Monday, August 17, 2009
Over a long 4th of July weekend, Phil and I drove down to Chanticleer, just outside Philadelphia. On my first visit last September, I was in a frenzy of plant madness and couldn't properly see the garden. This time, I realized why Chanticleer bills itself "a pleasure garden." It's a fun place, with wild juxtapositions of color and texture, risky plantings you may not like, or you may love. At least they'll make you stop and think.
Below an artistic joke: a grove of ceramic bamboo, with red rooster's combs randomly spurting out.
The "Serpentine" - last year it was planted with bronze sorghum; this year I'm not sure what's coming up. Beans?
Sporobolus heterolepis, a favorite in many parts of the garden, always brings a smile to my face. It's a stunning grass, but humorous too, a cartoon mop head. A buried gnome?
This area warms my heart because the designers decided to make the most of a wet area infested with Equisetum arvense (Horsetail). Bowles Golden sedge for some color highlights. Even some weeds.
Several beautifully carved bridges add an artful tone. This one evokes a feeling of magic or a fairy tale world.
In an out-of-the-way place, someone has been playing with paving made of clay tiles and slate buried on edge.
A sunburst in stone ...
And another, cruder than the first, but perhaps just waiting for a little gravel and age to bring it to completion.
The water wheel accompanied by Thalictrum and ferns ...
An entire field of Sporobolis heterolepis. Last year it was an unbroken expanse; this year it has a path mown through, with Echinacea dotted here and there.
Another Echinacea at the top of the hill. I don't know which one, but it has hairy stems and leaves.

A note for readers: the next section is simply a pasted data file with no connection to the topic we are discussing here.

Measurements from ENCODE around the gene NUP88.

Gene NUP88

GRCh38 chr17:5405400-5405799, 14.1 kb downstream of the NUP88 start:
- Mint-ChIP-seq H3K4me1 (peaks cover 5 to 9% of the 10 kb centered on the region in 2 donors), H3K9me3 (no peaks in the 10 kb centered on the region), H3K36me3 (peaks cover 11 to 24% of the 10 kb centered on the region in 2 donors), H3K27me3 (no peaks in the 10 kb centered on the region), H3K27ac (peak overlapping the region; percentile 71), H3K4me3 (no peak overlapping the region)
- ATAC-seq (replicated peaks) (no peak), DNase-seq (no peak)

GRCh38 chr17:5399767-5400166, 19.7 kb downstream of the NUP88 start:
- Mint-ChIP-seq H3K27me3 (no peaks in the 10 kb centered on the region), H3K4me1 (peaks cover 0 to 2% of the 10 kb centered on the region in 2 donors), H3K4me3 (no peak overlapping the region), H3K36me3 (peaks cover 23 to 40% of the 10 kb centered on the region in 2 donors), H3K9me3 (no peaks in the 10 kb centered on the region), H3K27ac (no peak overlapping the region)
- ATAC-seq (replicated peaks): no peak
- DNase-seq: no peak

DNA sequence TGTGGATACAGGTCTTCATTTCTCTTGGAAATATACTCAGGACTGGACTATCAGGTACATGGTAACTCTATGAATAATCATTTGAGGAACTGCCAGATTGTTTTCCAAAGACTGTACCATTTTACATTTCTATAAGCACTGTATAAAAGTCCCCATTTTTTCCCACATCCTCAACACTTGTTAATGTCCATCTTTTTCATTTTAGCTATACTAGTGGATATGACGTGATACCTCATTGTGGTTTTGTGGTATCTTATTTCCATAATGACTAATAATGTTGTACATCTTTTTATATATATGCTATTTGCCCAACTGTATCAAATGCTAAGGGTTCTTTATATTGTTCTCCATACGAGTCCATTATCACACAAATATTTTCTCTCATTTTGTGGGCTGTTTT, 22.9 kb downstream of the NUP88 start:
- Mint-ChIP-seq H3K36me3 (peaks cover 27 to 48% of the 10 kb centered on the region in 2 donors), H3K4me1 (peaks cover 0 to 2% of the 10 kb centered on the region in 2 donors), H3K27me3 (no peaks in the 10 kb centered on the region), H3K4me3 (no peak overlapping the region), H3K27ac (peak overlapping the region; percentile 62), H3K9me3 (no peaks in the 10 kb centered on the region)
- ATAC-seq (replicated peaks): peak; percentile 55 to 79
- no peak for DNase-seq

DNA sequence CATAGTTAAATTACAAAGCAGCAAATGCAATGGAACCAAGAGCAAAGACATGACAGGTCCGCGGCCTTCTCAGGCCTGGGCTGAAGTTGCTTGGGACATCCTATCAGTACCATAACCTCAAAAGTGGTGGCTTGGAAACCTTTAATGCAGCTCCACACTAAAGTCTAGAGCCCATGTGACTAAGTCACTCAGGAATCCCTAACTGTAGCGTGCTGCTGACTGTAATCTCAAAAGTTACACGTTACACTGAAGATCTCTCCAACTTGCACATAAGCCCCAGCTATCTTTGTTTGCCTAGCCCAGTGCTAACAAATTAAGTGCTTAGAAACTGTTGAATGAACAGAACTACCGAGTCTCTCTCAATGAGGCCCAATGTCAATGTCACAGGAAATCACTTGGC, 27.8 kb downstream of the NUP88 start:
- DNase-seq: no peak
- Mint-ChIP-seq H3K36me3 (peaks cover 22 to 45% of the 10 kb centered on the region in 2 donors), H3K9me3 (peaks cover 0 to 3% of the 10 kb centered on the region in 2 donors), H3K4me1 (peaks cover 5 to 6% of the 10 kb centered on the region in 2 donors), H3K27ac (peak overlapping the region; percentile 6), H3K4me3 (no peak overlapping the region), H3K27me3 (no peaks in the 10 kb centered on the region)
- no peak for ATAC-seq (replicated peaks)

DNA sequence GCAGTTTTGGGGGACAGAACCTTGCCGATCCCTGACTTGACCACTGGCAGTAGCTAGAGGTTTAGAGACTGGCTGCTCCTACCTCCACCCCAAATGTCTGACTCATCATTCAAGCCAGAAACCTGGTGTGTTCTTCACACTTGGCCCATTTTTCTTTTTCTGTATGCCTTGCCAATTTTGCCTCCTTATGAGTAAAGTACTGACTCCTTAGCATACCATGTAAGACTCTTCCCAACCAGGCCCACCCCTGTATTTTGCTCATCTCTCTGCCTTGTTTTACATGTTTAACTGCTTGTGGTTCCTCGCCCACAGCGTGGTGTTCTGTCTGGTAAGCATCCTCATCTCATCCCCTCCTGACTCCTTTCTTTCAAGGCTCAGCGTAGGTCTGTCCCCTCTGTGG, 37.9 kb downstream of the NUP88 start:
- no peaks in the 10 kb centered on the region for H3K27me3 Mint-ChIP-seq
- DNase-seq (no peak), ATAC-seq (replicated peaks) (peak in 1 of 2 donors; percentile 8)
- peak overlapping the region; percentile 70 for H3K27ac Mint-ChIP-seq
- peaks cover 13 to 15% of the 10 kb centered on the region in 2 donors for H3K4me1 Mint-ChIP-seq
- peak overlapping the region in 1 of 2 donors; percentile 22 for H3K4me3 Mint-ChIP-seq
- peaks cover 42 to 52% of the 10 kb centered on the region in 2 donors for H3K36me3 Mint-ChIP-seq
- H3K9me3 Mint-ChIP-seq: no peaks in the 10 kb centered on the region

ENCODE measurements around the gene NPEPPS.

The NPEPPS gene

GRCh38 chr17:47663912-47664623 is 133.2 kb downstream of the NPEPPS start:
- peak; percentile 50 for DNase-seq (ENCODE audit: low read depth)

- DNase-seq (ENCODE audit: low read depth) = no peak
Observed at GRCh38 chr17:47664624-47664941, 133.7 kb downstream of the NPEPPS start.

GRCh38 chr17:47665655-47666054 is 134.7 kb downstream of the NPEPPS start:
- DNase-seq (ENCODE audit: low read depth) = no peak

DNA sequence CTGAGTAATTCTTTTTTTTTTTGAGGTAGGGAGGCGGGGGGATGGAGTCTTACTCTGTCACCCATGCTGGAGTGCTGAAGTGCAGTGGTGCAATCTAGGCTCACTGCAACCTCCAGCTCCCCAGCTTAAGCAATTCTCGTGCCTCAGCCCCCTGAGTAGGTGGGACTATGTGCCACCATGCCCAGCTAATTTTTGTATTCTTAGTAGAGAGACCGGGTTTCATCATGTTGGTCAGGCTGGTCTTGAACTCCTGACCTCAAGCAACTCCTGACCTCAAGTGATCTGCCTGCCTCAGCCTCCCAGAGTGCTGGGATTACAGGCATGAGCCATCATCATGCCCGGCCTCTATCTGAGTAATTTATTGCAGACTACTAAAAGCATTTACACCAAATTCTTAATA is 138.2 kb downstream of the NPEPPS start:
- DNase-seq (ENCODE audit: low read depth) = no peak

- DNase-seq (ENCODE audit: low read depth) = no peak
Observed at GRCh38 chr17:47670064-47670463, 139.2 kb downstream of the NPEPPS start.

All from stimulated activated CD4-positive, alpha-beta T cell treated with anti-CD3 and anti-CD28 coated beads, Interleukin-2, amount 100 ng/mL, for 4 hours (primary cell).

A humorous planting, with skinny Rudbeckia maxima in the background, and rotund verbascums toward the front. Of course, "front" is relative since you can approach this island planting from any direction.
A stone sofa with a stone TV remote just visible resting on the right arm (your left). To either side are stone easy chairs.
One of Chanticleer's many creative groundcover plantings, here decorating the entrance stair to the Tennis Court Garden.
Lots of gold in this garden. Cercis 'Hearts of Gold' like a fountain behind a veil of Calamagrostis a. 'Karl Foerester'.
Still in the Tennis Court Garden, a golden Catalpa behind Salvia sclarea (Clary sage).
Another bed in the Tennis Court Garden. I think I liked the plantings last year more, but I also enjoy knowing I'll always find Chanticleer trying something new.
One of several hand-crafted boxes holding plant lists.
The "formal" courtyard garden behind the main house - more exuberant gold ...
Experiment in color and texture near the swimming pool. Last year a deep purple form of cotton was a featured plant in this area.
At the top of a hill is the stone 'ruin', rebuilt where an estate house was torn down. Here, a stone trough with tender plantings.
A very successful naturalistic garden at the top of the hill. The orange of butterfly weed carries the eye around on a visual exploration.
A weeping hemlock has its own personality.
In fact, many of the exotics are almost like characters in some story I don't yet know. You could have a relationship with this yucca.
An unidentified lilly ... but an appropriate symbol for this pleasure garden.